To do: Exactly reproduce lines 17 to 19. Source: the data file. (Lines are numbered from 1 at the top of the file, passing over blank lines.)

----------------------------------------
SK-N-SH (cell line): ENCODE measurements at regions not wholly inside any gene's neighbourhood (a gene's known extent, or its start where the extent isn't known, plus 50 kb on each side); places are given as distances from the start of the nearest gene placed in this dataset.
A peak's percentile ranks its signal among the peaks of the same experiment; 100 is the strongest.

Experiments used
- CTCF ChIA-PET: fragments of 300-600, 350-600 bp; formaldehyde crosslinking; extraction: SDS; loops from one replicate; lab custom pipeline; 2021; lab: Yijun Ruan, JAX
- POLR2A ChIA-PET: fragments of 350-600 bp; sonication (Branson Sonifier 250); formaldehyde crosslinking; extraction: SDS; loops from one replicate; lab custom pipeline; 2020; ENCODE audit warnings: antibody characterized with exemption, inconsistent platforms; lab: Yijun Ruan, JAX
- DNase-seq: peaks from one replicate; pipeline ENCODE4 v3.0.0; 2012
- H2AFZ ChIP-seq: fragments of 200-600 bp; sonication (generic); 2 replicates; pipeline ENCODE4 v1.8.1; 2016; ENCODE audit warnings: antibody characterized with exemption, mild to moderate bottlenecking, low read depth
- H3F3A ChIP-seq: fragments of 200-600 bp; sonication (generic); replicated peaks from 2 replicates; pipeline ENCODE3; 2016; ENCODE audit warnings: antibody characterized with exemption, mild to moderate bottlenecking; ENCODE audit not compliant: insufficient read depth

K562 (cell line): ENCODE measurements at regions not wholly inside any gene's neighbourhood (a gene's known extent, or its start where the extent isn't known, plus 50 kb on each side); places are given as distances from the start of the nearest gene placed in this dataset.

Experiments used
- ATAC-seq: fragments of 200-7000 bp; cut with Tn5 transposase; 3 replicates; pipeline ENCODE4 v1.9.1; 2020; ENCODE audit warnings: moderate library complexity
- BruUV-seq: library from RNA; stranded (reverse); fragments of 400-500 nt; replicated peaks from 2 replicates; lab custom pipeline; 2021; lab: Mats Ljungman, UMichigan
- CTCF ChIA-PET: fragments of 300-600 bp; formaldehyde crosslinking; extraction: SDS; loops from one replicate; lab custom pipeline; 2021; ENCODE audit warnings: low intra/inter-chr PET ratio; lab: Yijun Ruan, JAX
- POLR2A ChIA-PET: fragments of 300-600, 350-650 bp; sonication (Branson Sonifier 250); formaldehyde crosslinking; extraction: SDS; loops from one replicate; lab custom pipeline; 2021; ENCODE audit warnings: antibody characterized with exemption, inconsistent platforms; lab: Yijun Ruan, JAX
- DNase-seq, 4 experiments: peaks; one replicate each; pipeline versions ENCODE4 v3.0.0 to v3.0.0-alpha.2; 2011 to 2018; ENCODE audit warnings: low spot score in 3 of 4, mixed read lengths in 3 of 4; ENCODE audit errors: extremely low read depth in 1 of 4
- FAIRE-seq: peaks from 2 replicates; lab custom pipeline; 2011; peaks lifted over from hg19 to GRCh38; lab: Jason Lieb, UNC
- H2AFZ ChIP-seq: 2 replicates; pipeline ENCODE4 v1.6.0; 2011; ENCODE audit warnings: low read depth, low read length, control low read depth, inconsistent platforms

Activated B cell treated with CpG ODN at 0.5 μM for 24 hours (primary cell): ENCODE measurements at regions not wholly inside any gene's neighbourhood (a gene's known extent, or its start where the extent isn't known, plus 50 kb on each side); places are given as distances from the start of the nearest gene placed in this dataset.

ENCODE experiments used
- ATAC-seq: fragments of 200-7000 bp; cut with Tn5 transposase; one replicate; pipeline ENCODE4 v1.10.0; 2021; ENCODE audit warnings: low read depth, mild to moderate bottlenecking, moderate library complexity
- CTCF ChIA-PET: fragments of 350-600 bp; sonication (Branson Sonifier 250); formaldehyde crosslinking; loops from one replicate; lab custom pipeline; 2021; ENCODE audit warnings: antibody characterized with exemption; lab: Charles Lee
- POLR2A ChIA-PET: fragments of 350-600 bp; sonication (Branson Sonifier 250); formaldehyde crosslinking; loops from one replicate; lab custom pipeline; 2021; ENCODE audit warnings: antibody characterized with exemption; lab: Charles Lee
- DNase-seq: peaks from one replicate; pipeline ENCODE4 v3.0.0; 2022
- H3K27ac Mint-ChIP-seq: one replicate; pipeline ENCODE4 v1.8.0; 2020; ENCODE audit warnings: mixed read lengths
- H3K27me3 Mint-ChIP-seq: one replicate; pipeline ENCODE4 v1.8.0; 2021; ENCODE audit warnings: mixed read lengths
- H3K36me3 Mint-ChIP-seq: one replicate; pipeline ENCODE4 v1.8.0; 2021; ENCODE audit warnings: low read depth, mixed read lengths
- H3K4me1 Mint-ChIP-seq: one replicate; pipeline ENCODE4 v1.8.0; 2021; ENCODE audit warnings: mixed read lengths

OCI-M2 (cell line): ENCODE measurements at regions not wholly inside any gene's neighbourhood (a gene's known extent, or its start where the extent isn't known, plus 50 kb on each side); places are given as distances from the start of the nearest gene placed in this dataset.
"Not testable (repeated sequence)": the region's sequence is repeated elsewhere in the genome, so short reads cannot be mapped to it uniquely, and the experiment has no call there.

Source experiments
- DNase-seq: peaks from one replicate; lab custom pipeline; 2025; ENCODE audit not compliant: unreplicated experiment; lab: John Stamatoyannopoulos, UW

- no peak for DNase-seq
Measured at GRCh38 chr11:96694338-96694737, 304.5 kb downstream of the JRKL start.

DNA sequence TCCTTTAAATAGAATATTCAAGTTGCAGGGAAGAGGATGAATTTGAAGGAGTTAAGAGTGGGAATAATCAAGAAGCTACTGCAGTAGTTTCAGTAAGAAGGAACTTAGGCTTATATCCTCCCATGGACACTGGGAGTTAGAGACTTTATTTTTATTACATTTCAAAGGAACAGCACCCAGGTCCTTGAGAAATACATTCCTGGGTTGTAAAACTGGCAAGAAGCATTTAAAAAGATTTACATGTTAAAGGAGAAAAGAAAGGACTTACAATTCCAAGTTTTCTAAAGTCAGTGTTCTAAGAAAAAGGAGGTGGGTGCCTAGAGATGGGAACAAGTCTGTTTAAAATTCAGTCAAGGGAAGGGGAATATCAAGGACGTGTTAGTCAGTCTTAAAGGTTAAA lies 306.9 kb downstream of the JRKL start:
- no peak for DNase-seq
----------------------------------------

- H2AFZ ChIP-seq: 2 replicates; pipeline ENCODE4 v1.6.0; 2011; ENCODE audit warnings: low read depth, low read length, control low read depth, inconsistent platforms

Activated B cell treated with CpG ODN at 0.5 μM for 24 hours (primary cell): ENCODE measurements at regions not wholly inside any gene's neighbourhood (a gene's known extent, or its start where the extent isn't known, plus 50 kb on each side); places are given as distances from the start of the nearest gene placed in this dataset.

ENCODE experiments used